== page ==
Appraisal and land value for leasehold

Ground lease is the right to use land owned by someone else. The leaseholder pays a price for this right: the value of the land.

The land value is established by a surveyor based on the location, what is allowed to be built on the land and the market prices. Based on this land value, the municipality establishes the ground rent to be paid.

External surveyors determine the new land value using appraisal instructions drawn up by the municipality in consultation with real estate brokers in The Hague.

Appraising land value

The municipality commissions a surveyor to determine the value of the land based on the appraisal instructions and his knowledge of the housing market. The brokers who perform the appraisals for the municipality are independent. They work on their own and are members of a professional body.

The value of a house consists of the value of the land and the value of the structure. The land and the structure cannot be sold separately. The land is thus part of the value of your house. The broker appraises the value of your leasehold land, as if it were an undeveloped piece of land. This may be developed according to the provisions in the zoning plan and according to the provisions of the ground lease right.

Appraisal

During the appraisal the surveyor takes into account:

  • the market value of the real estate (land with structure)
  • the zoning plan for the land (what may be built on it) and the actual use
  • the size of the home or business 
  • the shape and dimensions of the piece of land
  • the position and location of the plot
  • the type of building (for example upper floor apartment or villa) 
  • the size of the garden 
  • for an apartment: the floor on which the apartment is located.

For the appraisal, the condition and design of the building are not important. Someone who looks after their building will not be penalised with a higher land value. When appraising land, the price is calculated per piece of land and not by square metre.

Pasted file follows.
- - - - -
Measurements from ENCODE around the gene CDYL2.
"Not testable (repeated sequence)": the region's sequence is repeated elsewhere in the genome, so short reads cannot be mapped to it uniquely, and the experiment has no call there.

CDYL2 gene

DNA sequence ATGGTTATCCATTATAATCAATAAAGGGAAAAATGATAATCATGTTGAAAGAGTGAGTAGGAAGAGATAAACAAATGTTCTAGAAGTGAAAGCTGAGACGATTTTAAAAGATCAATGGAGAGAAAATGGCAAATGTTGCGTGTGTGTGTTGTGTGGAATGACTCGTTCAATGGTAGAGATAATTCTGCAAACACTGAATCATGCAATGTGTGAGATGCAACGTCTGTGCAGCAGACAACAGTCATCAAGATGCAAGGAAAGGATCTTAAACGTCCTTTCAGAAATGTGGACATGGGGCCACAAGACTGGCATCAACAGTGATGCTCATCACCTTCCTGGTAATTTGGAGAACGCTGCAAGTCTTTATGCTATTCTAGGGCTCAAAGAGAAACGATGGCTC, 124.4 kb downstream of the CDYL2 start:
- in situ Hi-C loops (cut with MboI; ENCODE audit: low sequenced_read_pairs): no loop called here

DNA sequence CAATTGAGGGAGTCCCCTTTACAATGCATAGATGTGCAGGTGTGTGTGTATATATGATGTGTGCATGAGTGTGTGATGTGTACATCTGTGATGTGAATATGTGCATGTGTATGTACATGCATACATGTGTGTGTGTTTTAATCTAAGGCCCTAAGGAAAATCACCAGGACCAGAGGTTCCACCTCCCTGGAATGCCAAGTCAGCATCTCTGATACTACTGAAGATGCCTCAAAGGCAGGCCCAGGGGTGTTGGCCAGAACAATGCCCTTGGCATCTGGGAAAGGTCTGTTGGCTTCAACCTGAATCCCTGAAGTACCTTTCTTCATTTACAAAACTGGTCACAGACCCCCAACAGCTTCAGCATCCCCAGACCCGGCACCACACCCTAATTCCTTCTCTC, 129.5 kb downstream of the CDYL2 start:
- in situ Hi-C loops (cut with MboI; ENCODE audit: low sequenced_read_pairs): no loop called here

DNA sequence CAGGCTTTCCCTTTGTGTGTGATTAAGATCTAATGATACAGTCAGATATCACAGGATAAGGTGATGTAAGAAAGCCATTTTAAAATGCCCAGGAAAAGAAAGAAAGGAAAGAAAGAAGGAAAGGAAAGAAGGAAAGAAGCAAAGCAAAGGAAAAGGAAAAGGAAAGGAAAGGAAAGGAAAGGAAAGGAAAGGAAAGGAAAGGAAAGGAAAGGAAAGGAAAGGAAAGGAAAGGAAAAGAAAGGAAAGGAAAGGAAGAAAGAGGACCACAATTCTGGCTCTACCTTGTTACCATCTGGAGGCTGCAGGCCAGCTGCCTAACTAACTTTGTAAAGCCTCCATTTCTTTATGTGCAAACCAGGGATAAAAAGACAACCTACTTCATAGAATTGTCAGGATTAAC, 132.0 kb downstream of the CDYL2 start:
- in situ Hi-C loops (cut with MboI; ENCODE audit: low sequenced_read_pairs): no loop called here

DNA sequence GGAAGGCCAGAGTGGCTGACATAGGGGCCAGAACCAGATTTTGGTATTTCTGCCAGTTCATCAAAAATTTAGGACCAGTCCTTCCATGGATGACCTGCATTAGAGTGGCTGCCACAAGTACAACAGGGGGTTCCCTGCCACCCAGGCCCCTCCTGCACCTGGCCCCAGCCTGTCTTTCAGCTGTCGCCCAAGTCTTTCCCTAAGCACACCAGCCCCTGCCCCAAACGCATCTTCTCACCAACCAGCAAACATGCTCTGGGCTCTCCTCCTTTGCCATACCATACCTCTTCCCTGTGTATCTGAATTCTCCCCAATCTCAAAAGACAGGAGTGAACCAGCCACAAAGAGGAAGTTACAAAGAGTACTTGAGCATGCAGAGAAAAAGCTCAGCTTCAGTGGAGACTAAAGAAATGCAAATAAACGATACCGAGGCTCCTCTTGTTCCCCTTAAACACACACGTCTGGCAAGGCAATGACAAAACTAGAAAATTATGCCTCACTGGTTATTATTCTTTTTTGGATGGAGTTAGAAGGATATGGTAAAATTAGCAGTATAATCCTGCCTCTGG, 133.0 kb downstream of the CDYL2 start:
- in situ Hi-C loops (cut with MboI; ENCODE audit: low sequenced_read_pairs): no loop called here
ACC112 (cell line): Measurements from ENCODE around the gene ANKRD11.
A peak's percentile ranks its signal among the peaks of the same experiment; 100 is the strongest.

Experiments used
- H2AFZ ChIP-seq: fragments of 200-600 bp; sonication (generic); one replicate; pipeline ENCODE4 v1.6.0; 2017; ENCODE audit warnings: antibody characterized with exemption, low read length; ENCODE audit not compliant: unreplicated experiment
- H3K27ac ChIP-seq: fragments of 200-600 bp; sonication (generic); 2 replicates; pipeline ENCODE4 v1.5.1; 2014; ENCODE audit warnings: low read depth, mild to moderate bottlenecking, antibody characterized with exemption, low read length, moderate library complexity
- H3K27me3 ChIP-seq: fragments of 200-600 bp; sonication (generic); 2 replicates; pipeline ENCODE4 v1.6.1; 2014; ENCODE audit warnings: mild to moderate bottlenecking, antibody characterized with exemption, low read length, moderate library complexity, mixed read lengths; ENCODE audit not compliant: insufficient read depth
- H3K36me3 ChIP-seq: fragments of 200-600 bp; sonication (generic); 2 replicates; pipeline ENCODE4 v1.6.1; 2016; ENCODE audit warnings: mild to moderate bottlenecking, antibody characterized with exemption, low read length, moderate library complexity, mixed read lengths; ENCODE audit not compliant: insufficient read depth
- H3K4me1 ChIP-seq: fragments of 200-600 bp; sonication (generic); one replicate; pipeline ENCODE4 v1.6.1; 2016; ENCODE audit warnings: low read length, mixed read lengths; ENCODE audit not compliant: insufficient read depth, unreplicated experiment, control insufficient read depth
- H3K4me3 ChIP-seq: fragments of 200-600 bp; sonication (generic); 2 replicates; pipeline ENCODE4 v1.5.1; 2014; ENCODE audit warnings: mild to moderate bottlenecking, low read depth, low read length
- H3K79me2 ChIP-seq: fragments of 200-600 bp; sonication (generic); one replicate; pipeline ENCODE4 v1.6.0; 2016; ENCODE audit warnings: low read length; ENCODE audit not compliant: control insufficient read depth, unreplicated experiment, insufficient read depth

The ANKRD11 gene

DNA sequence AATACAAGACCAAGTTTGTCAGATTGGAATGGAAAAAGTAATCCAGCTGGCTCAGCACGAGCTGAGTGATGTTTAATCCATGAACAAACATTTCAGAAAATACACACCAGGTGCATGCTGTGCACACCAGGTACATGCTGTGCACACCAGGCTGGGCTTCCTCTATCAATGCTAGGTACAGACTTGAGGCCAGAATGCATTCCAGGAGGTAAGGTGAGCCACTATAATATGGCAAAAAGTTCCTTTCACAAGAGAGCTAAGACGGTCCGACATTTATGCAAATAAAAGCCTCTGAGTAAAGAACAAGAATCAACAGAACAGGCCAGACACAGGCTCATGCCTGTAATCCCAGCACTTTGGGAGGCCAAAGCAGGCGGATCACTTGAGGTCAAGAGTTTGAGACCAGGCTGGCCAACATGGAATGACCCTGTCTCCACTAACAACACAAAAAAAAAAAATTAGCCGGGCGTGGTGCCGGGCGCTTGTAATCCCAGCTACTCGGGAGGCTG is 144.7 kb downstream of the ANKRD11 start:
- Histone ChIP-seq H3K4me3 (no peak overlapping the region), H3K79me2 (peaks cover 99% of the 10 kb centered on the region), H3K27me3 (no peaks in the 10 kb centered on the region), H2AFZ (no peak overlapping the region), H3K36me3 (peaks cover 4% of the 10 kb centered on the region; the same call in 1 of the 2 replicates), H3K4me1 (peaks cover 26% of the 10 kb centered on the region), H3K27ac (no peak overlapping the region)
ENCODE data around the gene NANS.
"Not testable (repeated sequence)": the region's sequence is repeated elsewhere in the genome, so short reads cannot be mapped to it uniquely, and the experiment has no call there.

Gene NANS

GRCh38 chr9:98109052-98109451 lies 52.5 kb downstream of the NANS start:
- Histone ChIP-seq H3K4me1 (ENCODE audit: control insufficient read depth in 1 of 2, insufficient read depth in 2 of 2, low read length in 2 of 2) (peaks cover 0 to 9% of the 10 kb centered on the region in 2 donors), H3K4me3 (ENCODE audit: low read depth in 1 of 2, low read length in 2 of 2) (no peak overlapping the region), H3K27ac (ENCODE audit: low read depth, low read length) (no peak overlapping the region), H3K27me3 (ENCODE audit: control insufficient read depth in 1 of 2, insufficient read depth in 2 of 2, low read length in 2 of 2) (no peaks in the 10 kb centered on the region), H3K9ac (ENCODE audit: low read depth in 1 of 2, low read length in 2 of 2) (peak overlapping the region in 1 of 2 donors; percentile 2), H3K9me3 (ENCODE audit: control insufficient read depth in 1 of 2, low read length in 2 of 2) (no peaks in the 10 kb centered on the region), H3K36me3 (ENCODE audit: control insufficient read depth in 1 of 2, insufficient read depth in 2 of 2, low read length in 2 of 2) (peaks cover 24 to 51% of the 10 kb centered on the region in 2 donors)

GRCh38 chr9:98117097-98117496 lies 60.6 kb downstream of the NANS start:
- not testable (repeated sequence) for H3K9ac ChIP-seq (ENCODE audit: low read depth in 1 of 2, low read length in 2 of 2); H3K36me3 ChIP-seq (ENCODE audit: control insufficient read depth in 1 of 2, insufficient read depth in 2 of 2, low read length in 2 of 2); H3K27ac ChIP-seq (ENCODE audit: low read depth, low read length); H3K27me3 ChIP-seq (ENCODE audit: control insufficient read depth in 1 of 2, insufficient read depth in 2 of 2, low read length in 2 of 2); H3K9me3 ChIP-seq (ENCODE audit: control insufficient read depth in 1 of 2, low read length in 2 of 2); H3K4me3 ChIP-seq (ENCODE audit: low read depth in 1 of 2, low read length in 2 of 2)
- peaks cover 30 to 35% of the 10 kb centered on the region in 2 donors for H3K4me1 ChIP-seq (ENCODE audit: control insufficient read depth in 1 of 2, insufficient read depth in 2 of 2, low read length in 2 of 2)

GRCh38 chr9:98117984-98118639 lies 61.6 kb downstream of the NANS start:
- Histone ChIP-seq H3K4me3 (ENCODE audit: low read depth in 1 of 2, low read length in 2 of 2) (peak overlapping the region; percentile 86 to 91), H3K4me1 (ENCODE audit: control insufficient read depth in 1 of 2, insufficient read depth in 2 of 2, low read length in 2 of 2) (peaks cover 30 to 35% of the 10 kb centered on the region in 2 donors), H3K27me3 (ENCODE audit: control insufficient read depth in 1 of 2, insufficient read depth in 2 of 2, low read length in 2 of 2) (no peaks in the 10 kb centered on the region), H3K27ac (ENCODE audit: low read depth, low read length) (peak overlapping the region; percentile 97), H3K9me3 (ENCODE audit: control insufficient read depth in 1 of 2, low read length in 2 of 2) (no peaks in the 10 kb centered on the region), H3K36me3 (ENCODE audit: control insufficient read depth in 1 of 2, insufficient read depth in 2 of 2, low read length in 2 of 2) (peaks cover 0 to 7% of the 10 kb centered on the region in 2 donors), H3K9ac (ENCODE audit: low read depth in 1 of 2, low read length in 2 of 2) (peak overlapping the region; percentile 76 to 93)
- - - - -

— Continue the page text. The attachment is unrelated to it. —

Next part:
Appraisal report

The surveyor records the result of the appraisal in a report. The municipality bases its offer on the appraisal. If you wish, the surveyor can explain an appraisal. If you do not agree with the appraisal, you can start a procedure to call in experts.

Procedure to call in experts

You inform the municipality that you wish to start a procedure to call in experts. You then ask an expert to establish the land value. The municipality also appoints an expert. These 2 experts together choose a third expert. The 3 experts determine the land value together. You and the municipality are obliged to accept the result of these experts.

Appraisal for a reissue

For a reissue, the land value of developed ground is never higher than 55% of the value of undeveloped land. For more information, visit Leasehold contract expires within 15 years.

Appraisal of bare ownership

The price of bare ownership is 2.5% of the value of the developed land. The purchase sum may increase if the zoning plan permits wider use than is recorded in the ground lease right. If you can divide your right into apartments, the value of the bare ownership also increases.

When appraising the options for expansion, the surveyor takes into account the municipal policy. Thus for houses which are more than 20 years old, the surveyor does not calculate the land value for an extension to the house of a maximum of 50 square metres in surface area.

For more information, visit From ground lease to own land

Appraisal of added value in division

The added value in division into apartment rights is established by deducting the sum of the land values of all the apartments by the land value of the undivided building. For more information, visit Dividing, changing and merging ground lease rights.

Published: 5 March 2018Modified: 23 April 2020